No matter how open-minded we consider ourselves to be, all of us hold biases towards other people. Dr Pragya Agarwal explains where these biases come from and why it’s important for us to recognise and unlearn them to help make the world a better, fairer place.
Tell us about the types of biases.
An explicit bias is something that is very clear. If somebody purposefully discriminates between two people based on their race or skin colour or the university they went to, and it’s clear that this discrimination is happening or these prejudices exist, then that is an explicit bias.
But there are also implicit ones, which are more difficult to identify as biases. These affect our decisions and our actions, but they are not very clear. For instance, making fun of somebody, or preferring one person over another: if someone looks at a CV and says, “Oh, I think this person is more qualified than the other,” just because they went to a certain university.
All of us also carry a conformity bias; we are more attracted to people who are more like us. Those kind of biases are not easy to explicitly mark out.
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Why do we have biases?
In evolutionary terms, we are designed to differentiate between people, and make those quick decisions between people who belong to our group, or our tribe, and those who don’t. That was kind of a survival strategy because resources were limited and people had to say, “this is a threat to me or to the limited resources, and so this person is an out-group.”
We make these quick decisions about whether this person or an object is a threat, or should we fear this person. These kind of in-group, out-group demarcations are made very quickly, because we have to process so much information. There’s no time to take every bit of information on a rational, logical level.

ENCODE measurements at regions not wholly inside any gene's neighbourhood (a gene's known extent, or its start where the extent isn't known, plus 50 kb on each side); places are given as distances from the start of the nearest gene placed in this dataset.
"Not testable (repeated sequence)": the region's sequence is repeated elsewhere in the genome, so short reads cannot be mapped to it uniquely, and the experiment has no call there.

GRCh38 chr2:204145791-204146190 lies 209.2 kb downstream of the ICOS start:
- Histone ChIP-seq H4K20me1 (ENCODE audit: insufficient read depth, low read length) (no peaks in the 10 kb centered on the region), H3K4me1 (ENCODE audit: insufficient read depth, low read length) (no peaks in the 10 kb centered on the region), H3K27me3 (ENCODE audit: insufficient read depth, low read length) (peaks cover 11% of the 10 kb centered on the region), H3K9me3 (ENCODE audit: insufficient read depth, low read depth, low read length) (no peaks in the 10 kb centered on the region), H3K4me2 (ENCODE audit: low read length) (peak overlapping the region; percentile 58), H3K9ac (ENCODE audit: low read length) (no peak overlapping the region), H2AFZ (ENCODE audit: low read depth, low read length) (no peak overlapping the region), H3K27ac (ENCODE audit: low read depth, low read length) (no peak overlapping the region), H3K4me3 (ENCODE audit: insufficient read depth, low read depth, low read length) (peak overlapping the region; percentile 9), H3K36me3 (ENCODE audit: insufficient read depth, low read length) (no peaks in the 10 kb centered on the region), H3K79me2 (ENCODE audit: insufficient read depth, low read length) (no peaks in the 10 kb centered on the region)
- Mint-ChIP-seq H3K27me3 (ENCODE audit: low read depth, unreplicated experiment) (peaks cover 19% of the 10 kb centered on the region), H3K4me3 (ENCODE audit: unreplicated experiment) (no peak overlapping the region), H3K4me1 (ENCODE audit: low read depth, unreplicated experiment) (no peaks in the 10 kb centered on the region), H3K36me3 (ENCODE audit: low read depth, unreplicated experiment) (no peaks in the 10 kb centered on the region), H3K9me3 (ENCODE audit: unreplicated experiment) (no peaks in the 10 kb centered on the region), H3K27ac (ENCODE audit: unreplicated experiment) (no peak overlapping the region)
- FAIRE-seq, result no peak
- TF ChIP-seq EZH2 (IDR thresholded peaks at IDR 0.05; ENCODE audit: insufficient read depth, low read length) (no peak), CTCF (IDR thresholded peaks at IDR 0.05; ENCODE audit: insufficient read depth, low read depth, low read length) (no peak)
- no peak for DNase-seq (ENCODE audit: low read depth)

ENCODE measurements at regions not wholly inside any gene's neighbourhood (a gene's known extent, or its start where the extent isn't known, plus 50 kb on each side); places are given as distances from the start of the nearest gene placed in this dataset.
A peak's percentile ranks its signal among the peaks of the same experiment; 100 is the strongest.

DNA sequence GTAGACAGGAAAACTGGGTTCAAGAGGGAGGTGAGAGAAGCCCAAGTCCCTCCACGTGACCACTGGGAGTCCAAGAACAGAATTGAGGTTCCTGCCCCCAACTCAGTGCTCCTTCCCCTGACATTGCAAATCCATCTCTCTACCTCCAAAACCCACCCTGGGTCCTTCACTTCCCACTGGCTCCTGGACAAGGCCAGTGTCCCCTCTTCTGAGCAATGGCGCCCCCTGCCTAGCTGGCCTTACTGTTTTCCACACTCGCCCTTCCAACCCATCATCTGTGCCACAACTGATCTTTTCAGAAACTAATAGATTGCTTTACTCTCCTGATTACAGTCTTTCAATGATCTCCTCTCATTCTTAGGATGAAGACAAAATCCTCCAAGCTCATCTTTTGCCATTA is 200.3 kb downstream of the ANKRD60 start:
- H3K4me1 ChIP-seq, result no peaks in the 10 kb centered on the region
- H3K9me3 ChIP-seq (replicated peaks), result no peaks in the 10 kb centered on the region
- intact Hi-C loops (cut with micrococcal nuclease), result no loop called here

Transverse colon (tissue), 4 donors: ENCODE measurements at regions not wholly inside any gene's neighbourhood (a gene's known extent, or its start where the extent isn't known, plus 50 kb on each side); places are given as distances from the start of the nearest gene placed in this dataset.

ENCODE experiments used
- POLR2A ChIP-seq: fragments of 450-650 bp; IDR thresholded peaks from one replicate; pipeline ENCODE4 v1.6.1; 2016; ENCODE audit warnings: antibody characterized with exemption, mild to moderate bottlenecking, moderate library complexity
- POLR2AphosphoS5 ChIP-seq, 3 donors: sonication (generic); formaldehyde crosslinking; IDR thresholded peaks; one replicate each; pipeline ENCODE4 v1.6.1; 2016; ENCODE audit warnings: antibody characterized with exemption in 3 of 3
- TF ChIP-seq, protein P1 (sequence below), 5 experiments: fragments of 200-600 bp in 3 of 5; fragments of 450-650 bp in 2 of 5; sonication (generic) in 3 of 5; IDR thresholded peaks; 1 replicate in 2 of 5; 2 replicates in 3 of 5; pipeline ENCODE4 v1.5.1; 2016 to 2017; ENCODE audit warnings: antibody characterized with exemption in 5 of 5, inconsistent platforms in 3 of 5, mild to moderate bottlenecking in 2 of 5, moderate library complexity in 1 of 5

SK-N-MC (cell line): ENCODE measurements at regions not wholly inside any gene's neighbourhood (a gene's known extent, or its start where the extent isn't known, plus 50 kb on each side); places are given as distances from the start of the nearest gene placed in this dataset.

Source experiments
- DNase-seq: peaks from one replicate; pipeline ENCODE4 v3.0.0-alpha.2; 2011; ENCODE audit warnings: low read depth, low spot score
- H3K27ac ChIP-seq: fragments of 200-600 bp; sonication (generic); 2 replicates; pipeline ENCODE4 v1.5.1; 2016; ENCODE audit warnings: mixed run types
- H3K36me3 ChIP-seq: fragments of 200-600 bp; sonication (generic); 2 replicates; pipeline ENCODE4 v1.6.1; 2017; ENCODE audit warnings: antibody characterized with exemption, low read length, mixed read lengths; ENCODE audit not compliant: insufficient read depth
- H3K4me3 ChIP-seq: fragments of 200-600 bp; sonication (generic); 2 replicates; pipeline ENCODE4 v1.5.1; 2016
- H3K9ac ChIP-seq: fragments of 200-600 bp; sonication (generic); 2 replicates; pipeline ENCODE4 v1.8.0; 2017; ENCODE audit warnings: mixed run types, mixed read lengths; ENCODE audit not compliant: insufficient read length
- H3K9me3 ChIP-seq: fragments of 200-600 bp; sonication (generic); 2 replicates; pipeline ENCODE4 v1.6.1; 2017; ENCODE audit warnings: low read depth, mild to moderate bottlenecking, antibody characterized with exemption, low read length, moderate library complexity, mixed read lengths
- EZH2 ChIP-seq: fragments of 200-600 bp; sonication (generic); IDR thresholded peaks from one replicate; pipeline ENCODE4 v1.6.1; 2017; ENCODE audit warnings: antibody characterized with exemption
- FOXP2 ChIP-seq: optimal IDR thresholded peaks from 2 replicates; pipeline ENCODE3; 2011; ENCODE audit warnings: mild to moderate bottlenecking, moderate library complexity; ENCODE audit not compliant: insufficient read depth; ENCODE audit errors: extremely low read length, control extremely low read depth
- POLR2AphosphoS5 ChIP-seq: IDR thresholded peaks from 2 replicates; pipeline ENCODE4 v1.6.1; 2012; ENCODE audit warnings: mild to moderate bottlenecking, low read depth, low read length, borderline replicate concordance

So, a lot of this is processed on the basis of our previous experiences. We make these quick matches between our previous experiences, say, in the past, this kind of person or situation was a threat to us, so that is what this will be.
That’s how these immediate stereotypes are formed. We quickly make demarcations and distinctions and labels, as a way of processing information really quickly before we can take it to a rational level in our brain.
Are there benefits to this?
Absolutely. Say I go shopping and want to choose a brand of cereal in the supermarket. If I took every bit of information around me and weighed it up and tried to make an independent decision based on clear analysis, then there’s not enough time. I would be stuck with every decision in the world.
But there are obviously negative sides to it in certain situations and where these decisions actually make an impact. They have life and death impact. They’re more important than just choosing a brand of cereal.
Once you’re aware of unconscious biases, can you train yourself out of them?
There’s a whole debate about whether unconscious bias is something we’re born with or whether we can unlearn them. Personally, I believe that a lot of these biases are learned and shaped through our experiences. The way that we have been brought up, the cultural and social context, the media we’ve been exposed to, the things that our tribe and our community tell us, the things we talk about or we read in newspapers.